stevehaft | , , ,| By
I was inspired by a TLNT wrap-up written by John Hollon discussing the demographics of people participating in flex work and questioning why there is a lack of women teleworking. For more on what he said- read here.
As someone who considers herself fortunate to work flexibly, I can tell you that merely referring to the arrangement as “fortunate” is part of the problem. You see there are many employers that still see this flex work as the ultimate privilege. It is almost as though they should be crowned best employer and have employees kneel before them for bestowing such an honor. They put unnecessary and onerous hurdles in front of employees that are afforded flex work and in turn it becomes a less desirable option.
Women in particular have been made to disclose every nook and cranny of their home arrangements. Some are subjected to presumptuous questioning regarding whether or not they have a nanny to watch their kids during telework time. While other flex work infractions have to do with being exclusive to a certain subsection of employees- leaving those with other non-familial obligations feeling singled out from the possibility of teleworking.
When the strategy becomes this entitled – all or nothing process, you have to ask yourself are companies really all-in regarding flex work or are they slapping a policy together to appear as though they are a part of the growing trend?
I like what Cali Yost of CEO of Flex+ Strategy Group said in a 2014 press release, “Telework is not a perk and it’s certainly not just for moms and Gen Y. Rather, it’s an operational strategy.”
If you have a flex work option for your employees, is it being treated as an operational strategy or is it a wild-card policy that you pull out of your bag-of-tricks to appease employees?
It needs to be an operational strategy. Your employees both men and women are stretched at home and at work; with or without children. If the job lends itself to some flexibility- give it to them. Like most concepts of giving- try to give flexibility without ultimatums and ridiculous demands in return for this alternative.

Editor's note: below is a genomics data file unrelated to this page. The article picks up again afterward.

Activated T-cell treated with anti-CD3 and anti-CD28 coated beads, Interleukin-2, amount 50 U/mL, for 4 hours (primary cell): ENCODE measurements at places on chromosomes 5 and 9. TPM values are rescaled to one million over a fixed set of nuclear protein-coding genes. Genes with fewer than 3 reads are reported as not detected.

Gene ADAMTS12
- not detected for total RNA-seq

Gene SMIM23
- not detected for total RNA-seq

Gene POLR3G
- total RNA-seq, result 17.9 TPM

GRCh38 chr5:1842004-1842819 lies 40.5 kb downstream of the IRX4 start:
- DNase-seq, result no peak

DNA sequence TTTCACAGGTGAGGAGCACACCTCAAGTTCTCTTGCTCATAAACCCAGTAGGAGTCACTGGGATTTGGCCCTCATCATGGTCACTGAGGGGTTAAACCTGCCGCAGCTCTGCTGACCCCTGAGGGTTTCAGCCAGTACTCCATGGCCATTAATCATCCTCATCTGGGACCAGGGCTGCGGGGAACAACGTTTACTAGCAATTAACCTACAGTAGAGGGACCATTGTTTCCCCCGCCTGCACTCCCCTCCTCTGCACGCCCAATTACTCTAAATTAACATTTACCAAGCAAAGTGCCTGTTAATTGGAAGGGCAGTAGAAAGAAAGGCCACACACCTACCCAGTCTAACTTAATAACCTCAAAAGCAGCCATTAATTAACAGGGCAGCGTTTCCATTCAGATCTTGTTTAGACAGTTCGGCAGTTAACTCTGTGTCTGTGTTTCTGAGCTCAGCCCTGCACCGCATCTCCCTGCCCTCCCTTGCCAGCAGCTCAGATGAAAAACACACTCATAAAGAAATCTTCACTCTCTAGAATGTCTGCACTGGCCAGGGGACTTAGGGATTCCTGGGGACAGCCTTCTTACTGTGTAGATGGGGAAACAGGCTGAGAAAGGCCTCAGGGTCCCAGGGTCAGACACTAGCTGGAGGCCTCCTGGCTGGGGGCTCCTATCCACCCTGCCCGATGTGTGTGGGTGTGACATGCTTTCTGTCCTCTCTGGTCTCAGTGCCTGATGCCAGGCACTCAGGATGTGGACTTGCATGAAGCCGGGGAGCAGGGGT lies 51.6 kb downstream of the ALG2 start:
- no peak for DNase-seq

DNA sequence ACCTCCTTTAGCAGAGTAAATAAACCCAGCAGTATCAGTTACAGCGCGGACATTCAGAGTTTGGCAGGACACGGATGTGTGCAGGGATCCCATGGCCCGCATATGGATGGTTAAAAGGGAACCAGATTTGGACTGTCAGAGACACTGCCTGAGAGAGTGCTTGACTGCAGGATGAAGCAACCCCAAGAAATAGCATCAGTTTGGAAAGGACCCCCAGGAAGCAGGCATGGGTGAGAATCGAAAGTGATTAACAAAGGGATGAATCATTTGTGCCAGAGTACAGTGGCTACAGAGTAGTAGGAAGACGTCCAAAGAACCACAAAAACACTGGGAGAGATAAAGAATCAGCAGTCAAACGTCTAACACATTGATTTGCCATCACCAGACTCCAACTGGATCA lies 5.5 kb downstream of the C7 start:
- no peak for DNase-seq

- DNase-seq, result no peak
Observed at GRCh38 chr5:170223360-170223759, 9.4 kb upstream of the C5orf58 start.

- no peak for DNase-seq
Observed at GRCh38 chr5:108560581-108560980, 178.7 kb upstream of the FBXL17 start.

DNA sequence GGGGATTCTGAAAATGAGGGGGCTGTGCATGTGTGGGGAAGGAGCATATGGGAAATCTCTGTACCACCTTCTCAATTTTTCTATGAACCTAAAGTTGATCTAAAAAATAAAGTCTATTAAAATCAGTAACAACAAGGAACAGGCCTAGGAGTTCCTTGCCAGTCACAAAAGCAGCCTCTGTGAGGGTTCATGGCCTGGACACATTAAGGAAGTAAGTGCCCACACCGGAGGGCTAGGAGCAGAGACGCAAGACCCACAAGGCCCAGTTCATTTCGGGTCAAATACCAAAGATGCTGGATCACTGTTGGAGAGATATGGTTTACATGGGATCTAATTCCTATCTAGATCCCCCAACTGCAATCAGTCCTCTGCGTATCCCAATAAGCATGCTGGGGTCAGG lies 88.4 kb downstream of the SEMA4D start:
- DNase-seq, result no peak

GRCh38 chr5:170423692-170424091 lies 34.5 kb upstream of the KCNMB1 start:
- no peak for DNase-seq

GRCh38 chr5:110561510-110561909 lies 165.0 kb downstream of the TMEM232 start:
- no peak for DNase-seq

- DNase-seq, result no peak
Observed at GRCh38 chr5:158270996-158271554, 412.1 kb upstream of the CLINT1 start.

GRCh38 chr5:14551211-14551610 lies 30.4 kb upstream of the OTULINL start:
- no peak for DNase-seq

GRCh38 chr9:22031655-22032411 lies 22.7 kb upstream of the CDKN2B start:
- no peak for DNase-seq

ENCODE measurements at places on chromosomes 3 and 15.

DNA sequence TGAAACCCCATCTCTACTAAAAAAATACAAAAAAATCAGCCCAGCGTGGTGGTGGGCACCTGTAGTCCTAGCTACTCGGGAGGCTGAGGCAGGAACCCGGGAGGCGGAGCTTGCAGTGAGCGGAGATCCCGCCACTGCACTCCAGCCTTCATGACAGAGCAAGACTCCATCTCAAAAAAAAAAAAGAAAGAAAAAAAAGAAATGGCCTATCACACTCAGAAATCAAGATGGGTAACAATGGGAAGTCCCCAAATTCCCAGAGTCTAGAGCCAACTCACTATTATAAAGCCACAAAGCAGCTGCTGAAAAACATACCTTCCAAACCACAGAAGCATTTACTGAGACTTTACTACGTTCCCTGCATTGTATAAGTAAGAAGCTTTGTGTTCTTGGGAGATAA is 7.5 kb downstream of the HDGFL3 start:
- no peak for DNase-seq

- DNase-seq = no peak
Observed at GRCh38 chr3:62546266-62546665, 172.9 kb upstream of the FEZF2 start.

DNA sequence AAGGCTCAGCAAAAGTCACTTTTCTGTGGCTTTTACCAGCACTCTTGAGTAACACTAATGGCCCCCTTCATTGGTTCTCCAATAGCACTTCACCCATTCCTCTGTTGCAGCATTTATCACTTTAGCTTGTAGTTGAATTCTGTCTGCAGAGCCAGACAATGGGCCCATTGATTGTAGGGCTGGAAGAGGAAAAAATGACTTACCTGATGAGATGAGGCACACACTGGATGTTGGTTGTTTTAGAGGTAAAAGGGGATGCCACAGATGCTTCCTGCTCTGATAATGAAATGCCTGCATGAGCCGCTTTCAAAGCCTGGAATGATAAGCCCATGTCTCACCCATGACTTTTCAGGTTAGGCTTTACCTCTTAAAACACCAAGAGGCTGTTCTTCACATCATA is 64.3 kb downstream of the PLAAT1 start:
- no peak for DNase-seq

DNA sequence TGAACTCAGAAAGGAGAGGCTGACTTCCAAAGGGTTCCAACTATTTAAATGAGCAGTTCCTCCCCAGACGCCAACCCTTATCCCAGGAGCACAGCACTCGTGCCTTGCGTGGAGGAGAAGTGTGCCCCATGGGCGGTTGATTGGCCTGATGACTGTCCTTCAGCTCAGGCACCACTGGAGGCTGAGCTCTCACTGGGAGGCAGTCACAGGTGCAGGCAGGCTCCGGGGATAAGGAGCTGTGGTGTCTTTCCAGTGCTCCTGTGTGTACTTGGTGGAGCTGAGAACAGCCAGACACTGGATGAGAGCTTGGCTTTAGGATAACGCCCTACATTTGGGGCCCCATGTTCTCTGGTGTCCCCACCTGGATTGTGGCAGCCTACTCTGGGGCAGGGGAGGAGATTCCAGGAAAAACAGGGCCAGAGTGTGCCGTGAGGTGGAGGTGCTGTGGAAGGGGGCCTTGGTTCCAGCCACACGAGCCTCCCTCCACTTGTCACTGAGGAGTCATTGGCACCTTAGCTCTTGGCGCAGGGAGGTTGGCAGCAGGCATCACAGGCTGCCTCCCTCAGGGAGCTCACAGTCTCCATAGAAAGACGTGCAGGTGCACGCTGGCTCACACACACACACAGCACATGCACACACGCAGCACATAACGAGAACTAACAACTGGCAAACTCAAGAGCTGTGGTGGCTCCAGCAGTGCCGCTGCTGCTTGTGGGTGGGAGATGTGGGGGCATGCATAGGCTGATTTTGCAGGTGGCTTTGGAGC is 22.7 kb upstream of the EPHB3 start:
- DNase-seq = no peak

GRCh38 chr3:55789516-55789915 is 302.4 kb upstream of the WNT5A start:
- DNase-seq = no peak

Here are some rules of engagement if you are serious about offering your employees more flexibility:
1) Focus on results. It is none of your business who watches their kids, if a nanny is present during telework hours, spouse’s work hours etc. As long as you are receiving their work and it is quality, focus on the results; not how they got there.
2) Trust your employees to do the right thing. If you don’t ask your employees to document what they do every minute of the day in the office, why would you do it when they flex work? Trust your employees to do the right thing unless you find out otherwise.
3) Do not offer flex work unless you believe in it as an “operational strategy”. Everyone wins when trust and flexibility are given. The second you start to micromanage or make your flex work policy an elitist offering it will do more harm than good for the company and your brand.
According to a recent infographic by Flex+Strategy Group, 31% of workers are working from home, a business center or another location. Employers can expect decreased absenteeism and tardiness, less employee burnout, increased employee productivity as a result of offering flex work.
As of 2015, 34% of the working population is considered contingent ( temporary, part-time, freelancer etc.). That number is slated to jump to near 40% by 2020. I think it is time that we accept flex work arrangements as the new norm.
So I ask employers that are still hesitant about flex work- what are you really losing?
*This post was originally posted on “The Aristocracy of HR” blog.